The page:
Jürgen Klinsmann

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I'm very proud of our team.
Everybody can express his opinion, and not everyone likes you. That's totally fine. I'm not here to be liked. I'm trying to do a good job.
We have to sit together and discuss things, who we're counting on, how we want to build towards the next couple games, and there's not much time. That will be a lot of conversations coming up.
The magical touch of Jürgen Klinsmann continues! ~ Taylor Twellman
Klinsmann was a failure. ~ Philipp Lahm

Jürgen Klinsmann (born 30 July 1964) is a German soccer manager and former player who is currently the head coach of the United States national team. As a player, Klinsmann played for several prominent clubs in Europe and was part of the West German team that won the 1990 FIFA World Cup and the unified German team that won the 1996 UEFA European Championship. One of Germany's premier strikers during the 1990s, he scored in all six major international tournaments he participated in, from Euro 1988 to 1998 World Cup.




  • What Tim played tonight was just phenomenal, outstanding. He kept us in that game for a long time. We are proud to have him with us. It was an absolutely amazing match tonight and you can give him the biggest compliment in the world. It's a bummer for us ending on the losing side after a game of 120 minutes that gave everything to the fans, a real drama, a thriller. We had enough possession to equalize that game at the end, but a big compliment to Belgium and congratulations to them. I'm very proud of our team. Every player on the field made their country proud with this performance in this World Cup. All of the players just went beyond their capabilities and I told them they should take a lot of very positive stuff back home with them.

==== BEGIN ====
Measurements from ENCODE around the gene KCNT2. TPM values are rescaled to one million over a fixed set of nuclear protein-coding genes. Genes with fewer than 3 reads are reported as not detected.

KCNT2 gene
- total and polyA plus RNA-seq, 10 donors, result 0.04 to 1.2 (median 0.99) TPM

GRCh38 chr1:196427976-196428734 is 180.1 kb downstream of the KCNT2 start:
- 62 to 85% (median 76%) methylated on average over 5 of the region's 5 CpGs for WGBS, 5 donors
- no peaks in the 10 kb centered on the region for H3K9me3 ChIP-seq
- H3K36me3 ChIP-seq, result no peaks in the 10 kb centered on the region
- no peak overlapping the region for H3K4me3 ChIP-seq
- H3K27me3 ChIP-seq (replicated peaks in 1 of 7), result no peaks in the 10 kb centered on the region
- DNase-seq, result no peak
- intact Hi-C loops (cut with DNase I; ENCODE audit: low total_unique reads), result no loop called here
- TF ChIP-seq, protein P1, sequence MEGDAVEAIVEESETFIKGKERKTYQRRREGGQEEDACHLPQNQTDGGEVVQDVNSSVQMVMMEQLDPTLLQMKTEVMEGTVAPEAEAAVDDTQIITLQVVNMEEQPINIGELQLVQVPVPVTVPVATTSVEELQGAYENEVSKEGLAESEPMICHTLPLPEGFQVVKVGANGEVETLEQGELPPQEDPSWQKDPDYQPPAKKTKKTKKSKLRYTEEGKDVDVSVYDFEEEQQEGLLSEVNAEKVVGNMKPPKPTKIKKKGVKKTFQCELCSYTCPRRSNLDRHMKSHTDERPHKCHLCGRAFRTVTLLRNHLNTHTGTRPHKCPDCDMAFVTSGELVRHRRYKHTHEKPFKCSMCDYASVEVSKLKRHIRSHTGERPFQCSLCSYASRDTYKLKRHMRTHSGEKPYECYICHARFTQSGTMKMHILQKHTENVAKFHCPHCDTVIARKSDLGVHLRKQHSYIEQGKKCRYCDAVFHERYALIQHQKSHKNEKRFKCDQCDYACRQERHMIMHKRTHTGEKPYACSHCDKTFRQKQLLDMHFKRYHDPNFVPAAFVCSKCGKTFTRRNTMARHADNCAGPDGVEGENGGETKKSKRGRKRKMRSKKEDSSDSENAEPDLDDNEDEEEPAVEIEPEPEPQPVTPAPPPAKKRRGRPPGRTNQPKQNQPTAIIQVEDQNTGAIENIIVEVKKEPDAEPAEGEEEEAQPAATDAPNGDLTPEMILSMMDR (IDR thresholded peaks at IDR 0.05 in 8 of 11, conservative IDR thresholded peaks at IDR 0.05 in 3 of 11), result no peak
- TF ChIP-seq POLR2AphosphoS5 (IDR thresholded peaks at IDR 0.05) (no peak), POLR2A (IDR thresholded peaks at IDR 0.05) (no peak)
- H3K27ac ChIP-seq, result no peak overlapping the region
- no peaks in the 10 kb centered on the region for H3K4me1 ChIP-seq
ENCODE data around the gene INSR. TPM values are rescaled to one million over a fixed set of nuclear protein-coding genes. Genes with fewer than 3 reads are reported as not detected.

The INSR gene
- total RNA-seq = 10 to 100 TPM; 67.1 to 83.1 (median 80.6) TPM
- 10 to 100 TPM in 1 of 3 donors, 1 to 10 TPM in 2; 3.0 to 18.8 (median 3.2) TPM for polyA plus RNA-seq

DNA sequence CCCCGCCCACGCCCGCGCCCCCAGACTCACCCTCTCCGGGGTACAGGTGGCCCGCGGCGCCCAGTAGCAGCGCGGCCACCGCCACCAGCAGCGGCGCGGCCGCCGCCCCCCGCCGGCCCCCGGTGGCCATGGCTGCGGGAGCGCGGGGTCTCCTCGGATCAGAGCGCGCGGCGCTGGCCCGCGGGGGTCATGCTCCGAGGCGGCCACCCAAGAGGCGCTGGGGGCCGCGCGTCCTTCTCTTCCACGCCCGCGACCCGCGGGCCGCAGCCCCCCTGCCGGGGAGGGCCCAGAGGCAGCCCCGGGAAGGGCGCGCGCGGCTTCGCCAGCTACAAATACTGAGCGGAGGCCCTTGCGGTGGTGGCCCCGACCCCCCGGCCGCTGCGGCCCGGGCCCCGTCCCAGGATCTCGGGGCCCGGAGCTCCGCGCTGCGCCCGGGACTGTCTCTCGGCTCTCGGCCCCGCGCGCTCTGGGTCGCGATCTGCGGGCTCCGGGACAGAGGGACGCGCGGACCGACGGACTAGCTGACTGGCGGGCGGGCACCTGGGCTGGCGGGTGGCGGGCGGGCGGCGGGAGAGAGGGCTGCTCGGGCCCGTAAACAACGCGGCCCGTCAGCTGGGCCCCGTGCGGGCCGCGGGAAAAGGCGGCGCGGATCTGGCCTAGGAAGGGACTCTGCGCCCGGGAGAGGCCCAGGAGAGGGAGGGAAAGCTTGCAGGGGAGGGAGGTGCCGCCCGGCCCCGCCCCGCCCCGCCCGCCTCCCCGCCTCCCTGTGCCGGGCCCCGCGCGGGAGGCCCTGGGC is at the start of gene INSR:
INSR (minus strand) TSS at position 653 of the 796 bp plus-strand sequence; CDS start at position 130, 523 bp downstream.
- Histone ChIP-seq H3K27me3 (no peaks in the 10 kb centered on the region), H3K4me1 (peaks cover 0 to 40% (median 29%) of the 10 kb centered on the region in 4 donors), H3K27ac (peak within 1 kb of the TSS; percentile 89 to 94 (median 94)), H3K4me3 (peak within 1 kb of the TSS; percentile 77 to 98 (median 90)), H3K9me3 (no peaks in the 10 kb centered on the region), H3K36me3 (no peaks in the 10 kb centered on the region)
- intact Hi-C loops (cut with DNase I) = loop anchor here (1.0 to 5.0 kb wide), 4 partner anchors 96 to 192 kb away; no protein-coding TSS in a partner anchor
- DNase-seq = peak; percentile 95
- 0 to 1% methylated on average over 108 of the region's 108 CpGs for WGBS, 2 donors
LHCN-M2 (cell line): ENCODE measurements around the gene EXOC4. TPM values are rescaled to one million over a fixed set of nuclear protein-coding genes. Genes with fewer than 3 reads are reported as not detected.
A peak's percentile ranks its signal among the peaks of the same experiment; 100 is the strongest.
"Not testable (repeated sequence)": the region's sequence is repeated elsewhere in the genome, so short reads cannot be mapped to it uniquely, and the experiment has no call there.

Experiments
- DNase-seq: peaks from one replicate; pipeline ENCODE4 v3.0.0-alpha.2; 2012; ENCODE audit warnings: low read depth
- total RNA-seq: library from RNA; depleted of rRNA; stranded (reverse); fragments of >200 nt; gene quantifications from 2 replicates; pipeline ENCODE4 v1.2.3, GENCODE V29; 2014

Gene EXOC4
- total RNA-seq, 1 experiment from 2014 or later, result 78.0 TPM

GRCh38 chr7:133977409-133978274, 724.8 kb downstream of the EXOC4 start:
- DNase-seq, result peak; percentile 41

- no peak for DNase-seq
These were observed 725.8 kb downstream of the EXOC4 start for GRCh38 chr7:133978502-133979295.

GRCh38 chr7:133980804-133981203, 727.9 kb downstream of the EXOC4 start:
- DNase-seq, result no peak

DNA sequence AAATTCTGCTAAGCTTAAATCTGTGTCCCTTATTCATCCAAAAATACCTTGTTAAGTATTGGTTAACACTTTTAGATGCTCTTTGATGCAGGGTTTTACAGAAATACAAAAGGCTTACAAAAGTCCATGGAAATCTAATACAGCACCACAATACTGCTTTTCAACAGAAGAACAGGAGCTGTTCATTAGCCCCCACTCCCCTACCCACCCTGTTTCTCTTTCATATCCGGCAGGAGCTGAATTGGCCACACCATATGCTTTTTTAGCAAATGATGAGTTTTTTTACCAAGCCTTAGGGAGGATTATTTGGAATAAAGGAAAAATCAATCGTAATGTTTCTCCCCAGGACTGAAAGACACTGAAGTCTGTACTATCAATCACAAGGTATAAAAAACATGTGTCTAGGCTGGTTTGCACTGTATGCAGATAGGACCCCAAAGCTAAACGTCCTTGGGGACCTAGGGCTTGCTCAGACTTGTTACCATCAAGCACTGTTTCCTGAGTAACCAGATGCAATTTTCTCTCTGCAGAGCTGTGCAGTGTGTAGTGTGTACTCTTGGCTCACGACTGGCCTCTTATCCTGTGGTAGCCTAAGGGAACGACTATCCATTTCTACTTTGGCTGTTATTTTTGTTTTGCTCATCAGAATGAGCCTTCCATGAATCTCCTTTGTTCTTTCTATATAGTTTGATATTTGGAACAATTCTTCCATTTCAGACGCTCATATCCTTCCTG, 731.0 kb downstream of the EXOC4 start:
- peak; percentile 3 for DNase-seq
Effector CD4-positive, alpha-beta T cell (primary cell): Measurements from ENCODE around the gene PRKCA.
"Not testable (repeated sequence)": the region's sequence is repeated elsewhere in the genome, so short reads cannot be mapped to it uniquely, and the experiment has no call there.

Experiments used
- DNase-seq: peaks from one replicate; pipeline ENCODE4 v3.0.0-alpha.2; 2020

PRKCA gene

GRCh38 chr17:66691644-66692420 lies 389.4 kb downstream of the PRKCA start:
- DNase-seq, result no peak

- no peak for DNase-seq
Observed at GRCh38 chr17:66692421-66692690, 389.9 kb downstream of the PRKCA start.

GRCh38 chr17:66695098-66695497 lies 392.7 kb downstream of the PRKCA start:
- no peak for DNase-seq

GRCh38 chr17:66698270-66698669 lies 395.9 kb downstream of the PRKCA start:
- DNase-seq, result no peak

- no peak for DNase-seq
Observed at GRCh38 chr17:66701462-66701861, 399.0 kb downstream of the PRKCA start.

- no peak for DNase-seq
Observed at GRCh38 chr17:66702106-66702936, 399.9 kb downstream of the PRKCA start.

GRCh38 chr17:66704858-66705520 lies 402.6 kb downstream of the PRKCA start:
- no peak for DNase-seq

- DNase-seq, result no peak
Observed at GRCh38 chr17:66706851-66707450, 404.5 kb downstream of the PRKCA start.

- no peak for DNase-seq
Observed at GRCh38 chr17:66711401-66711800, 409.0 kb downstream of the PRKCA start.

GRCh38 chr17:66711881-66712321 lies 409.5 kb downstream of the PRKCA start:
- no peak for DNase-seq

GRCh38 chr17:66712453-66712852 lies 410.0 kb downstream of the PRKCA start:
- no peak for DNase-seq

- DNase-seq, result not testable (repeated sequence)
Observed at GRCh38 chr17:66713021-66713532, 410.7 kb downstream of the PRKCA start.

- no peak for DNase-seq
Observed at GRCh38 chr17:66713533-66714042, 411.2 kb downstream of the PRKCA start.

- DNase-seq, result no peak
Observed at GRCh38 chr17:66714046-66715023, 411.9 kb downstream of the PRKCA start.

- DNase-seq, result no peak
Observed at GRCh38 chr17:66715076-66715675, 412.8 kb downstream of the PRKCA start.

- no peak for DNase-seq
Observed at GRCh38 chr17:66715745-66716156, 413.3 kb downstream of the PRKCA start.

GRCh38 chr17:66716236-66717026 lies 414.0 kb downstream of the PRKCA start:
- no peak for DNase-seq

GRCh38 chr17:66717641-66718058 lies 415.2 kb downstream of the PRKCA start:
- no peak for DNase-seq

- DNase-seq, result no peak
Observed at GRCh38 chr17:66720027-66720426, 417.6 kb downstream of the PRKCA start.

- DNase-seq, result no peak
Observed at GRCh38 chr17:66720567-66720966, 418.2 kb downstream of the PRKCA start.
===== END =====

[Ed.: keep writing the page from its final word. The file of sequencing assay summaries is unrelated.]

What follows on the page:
• I don't need to say anything to them. Everybody can express his opinion, and not everyone likes you. That's totally fine. I'm not here to be liked. I'm trying to do a good job and I'm privileged to have that role and represent the U.S. soccer program. It's a privilege for me. I do my best, to my capabilities, and leave the judgment out there for you guys and for people who want to express themselves.
  • What we didn't do well during the second half was simply to keep the ball. We ran a lot after; we won a lot of balls and we couldn't calm the game down. There was a struggle that really went through the second half. We should've done better.
  • We have to sit together and discuss things, who we're counting on, how we want to build towards the next couple games, and there's not much time. That will be a lot of conversations coming up the next couple days.


  • Are you fucking blind? Are you fucking blind? Are you fucking blind?

Quotes about Klinsmann[edit]

  • International soccer is the ultimate in small samples. In many ways, the volume of results is even smaller than it is for college football. Few games truly matter, and for the United States, most of those that do are against smaller Caribbean or Central American countries. Meanwhile, friendlies can be interpreted with whatever spin you choose. Overreact to bad losses and ignore good wins? Go for it. Direct opposite? Have at it. You're somewhat correct either way. With such a small pool of results from which to choose, the decision to fire a coach is going to be based on either tiny samples or large waves of meaningless matches. No matter what criteria we choose, we'll probably be overreacting to something.
  • Considering Klinsmann's charge was to both create results and develop the player pool for the future, he's done fine. Not great, not amazing, but fine. He's come up with some nice wins, and he's introduced exciting, likable young players like DeAndre Yedlin and Gyasi Zardes to a larger audience. Losses like the one to Jamaica happen in this sport. The timing was horrifying, but it was still a match the U.S. wins more often than not.